*Consent is informed, knowing, and voluntary. Consent is active, not passive. Silence, in and of itself, cannot be interpreted as consent. Consent can be given by words or actions, as long as those words and actions create mutually understandable permission regarding the conditions of sexual activity.

  • Consent to one form of sexual activity cannot imply consent to other forms of sexual activity.
  • Previous relationships or consent cannot imply consent to future sexual acts.
  • Consent cannot be procured by use of physical force, compelling threats, intimidating behavior, or coercion. Coercion is unreasonable pressure for sexual activity. Coercive behavior differs from seductive behavior based on the type of pressure someone uses to get consent from another. When someone makes clearthat they do not want sex, that they want to stop, or that they do not want to go past a certain point of sexual interaction, continued pressure beyond that point can be coercive.
  • In order to give consent one must be of legal age.
  • Sexual activity with someone known to be—or should be known to be—mentally or physically incapacitated (by alcohol or other drug use, unconsciousness or blackout), you do not have consent and you are in violation of this policy.
  • Incapacitation is a state where one cannot make a rational,reasonable decision because they lack the ability to understand the who, what, when, where, why or how of their sexual interaction. This policy also covers someone whose incapacity results from mental disability, sleep, involuntary physical restraint, or from the influence of any substance administered by another person for the purpose of inducing incapacity.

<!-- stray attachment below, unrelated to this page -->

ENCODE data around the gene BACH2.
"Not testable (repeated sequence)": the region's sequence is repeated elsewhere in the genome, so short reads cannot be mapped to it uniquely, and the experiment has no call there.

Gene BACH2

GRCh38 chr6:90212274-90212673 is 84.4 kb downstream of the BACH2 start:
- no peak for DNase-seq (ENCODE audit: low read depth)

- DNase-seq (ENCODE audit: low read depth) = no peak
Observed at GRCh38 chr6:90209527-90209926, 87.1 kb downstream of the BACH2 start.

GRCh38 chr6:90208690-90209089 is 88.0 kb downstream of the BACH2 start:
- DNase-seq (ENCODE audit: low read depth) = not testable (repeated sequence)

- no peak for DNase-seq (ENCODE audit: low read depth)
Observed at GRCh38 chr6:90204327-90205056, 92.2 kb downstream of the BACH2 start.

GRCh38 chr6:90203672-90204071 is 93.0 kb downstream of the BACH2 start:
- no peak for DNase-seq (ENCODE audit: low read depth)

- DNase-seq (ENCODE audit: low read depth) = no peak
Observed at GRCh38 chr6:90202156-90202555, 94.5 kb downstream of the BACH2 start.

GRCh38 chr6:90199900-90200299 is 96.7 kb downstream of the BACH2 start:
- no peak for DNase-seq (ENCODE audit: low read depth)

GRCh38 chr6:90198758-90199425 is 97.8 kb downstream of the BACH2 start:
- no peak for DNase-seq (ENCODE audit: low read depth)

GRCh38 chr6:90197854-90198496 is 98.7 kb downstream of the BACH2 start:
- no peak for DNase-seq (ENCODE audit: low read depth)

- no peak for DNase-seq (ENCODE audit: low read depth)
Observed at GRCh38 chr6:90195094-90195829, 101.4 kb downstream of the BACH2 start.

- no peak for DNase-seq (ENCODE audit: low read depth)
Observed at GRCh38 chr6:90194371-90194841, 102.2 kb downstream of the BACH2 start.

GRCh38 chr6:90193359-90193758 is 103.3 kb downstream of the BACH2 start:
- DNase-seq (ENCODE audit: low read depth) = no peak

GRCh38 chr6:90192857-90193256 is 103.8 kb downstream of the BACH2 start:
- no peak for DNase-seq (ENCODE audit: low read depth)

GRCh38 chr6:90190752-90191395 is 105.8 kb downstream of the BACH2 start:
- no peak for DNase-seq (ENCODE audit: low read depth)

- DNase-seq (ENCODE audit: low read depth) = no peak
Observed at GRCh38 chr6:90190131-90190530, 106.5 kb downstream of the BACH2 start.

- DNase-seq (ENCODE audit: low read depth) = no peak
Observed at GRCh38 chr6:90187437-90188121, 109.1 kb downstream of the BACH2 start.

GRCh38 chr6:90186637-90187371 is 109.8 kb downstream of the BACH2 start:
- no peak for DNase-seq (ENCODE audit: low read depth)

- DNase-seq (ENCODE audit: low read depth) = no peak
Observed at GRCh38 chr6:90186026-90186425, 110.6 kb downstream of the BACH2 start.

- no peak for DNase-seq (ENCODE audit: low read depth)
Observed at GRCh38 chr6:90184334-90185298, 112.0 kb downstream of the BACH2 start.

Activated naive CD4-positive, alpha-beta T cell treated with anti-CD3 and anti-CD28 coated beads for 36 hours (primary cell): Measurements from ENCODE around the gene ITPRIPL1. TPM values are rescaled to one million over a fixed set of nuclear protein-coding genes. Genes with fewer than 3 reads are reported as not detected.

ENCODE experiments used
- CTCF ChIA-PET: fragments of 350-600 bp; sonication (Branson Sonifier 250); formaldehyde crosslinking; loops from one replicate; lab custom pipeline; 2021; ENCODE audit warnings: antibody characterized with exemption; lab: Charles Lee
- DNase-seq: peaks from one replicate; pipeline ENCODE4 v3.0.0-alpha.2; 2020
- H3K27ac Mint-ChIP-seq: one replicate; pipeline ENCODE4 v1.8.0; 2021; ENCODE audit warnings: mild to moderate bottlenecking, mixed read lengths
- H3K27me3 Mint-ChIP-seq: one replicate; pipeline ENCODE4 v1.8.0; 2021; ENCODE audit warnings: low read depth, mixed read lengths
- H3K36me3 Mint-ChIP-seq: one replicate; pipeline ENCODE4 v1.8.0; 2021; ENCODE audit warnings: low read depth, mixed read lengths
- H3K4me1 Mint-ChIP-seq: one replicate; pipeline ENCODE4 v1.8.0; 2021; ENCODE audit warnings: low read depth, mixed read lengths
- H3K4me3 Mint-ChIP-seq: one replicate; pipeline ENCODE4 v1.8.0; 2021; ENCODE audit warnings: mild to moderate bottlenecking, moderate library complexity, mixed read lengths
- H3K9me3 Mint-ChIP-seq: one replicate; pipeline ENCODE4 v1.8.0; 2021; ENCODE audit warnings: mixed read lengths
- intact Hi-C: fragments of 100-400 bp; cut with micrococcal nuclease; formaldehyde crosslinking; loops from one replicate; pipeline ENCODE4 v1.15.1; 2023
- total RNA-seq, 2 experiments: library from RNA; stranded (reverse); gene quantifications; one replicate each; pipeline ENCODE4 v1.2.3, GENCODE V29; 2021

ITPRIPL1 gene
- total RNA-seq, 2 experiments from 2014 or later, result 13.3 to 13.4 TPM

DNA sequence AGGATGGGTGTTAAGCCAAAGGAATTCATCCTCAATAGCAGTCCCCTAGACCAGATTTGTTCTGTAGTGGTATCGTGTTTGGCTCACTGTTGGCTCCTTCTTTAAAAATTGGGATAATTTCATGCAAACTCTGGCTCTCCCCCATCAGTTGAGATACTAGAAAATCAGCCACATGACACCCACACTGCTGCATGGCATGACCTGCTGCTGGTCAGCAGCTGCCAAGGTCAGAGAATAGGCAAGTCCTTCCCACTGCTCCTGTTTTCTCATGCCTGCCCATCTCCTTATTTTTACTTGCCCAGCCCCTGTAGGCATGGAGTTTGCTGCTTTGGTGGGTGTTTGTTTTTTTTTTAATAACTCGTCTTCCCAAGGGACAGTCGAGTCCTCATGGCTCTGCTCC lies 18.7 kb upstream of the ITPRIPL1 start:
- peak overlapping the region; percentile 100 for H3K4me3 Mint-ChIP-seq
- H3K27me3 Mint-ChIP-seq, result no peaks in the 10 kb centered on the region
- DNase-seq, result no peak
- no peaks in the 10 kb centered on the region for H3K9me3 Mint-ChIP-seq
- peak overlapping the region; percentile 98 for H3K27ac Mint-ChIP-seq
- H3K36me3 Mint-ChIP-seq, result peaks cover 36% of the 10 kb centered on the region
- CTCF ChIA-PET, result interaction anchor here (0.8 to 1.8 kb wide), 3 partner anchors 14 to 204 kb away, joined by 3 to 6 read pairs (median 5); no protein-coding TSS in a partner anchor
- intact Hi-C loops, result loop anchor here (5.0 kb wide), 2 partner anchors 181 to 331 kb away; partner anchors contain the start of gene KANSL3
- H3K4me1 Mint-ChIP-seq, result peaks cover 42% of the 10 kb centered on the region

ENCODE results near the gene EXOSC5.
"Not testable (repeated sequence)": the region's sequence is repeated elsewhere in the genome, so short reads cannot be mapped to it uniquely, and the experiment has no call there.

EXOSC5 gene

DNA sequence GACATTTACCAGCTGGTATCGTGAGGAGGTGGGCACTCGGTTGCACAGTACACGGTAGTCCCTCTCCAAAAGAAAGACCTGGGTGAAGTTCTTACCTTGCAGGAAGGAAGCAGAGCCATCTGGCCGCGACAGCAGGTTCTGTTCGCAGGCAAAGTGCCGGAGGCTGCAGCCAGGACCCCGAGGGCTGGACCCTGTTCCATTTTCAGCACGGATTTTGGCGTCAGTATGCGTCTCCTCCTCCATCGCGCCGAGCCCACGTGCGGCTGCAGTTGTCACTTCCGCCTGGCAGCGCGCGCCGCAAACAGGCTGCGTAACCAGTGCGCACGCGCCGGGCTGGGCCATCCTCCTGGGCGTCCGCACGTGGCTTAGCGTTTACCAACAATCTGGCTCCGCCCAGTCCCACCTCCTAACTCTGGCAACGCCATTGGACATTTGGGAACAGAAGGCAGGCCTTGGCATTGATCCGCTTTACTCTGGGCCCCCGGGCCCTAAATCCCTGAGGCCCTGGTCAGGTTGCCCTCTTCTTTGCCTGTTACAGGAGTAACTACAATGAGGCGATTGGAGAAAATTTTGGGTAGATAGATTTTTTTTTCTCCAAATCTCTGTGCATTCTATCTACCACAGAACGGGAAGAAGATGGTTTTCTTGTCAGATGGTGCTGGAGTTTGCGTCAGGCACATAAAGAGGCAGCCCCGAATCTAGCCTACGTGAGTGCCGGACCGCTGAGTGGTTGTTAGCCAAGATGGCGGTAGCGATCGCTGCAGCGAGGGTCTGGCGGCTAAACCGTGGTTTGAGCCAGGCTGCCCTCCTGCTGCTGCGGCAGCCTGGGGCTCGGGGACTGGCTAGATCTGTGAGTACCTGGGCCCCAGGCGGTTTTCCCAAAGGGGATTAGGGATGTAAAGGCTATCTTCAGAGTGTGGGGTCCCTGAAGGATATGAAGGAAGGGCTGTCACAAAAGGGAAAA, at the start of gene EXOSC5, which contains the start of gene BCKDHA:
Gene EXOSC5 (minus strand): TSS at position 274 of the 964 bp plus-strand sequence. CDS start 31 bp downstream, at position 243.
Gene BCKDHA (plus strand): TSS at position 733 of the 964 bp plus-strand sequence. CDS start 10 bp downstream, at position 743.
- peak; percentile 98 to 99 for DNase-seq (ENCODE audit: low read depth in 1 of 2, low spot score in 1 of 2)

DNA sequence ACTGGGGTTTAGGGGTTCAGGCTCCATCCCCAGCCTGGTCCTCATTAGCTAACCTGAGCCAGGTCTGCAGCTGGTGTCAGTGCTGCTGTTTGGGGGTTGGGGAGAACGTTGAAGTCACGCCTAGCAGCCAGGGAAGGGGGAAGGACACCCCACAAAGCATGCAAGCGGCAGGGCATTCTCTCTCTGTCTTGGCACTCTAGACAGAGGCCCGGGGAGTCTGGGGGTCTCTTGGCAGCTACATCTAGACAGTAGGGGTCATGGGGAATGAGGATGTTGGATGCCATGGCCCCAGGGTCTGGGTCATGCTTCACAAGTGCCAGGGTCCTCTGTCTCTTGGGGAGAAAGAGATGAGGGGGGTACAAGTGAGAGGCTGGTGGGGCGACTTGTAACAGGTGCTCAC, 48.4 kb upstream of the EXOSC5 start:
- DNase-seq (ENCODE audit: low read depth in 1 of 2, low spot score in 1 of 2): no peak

• Use of alcohol or other drugs will never function to excuse behavior that violates this policy.

Sexual Contact includes intentional contact with the breasts, buttock, groin, genitals, (or the clothing covering these areas) or touching another with any of these body parts, or making another touch you or themselves with or on any of these body parts; any intentional bodily contact in a sexual manner.

and/or

Sexual Intercourse involves vaginal, oral, or anal penetration by a penis, object, tongue, or finger.

CONFIDENTIALITY

Different people on campus have different legal reporting responsibilities, and different abilities to maintain your confidentiality, depending on their roles at the college.

On campus, some individuals may be able to maintain your complete confidentiality, offering you options and advice without any obligation to tell anyone, unless you want them to. Other resources are primarily there for you to report policy violations, and they will take action when you report sexual assaultto them. Most resources fall in the middle of these two extremes. Neither the college nor the law requires employees to divulge private information that you share with them, except in extremely rare circumstances, described below. You may seek assistance from them without a requirementto file a complaint or violation of your privacy.

Legally Confidential Resources

If you desire that details of the incident be kept confidential, you should speak with one of the following resources:

  • Macalester College Center for Religious and Spiritual Life chaplains (or off-campus clergy and chaplains)
  • Health and Wellness Center Counselors, physician, Registered Nurse or Nurse Practitioner
  • Sexual Offense Services of Ramsey CountyVictims Advocates (or other state certified trained victims advocates)

Campus Private Resources